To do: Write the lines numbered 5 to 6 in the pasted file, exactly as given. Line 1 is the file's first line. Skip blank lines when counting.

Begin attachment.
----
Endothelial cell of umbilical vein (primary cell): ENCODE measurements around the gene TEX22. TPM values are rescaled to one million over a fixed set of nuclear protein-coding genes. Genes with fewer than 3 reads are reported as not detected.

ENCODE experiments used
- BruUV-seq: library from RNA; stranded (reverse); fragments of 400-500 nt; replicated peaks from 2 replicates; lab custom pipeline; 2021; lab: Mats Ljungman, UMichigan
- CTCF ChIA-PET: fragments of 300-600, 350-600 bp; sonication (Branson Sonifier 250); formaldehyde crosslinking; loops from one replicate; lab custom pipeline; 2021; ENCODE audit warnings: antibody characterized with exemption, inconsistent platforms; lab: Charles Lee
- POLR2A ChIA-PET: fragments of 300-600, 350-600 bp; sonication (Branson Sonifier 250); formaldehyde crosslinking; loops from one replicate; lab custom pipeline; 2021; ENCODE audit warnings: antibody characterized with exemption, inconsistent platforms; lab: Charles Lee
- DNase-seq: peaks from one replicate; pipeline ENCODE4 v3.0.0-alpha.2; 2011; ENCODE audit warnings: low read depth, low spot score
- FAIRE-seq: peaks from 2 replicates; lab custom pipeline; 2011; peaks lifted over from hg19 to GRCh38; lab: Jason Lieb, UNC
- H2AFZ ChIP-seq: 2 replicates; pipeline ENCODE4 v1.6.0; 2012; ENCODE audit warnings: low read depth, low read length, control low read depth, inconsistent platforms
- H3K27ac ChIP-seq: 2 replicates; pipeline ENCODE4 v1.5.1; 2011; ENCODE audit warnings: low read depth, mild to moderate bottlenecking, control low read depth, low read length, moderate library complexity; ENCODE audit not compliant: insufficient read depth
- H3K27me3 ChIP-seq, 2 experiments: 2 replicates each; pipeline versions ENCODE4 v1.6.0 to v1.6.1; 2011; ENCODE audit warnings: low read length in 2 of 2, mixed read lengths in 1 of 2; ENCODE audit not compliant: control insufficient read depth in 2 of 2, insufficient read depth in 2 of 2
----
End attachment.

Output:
- POLR2A ChIA-PET: fragments of 300-600, 350-600 bp; sonication (Branson Sonifier 250); formaldehyde crosslinking; loops from one replicate; lab custom pipeline; 2021; ENCODE audit warnings: antibody characterized with exemption, inconsistent platforms; lab: Charles Lee
- DNase-seq: peaks from one replicate; pipeline ENCODE4 v3.0.0-alpha.2; 2011; ENCODE audit warnings: low read depth, low spot score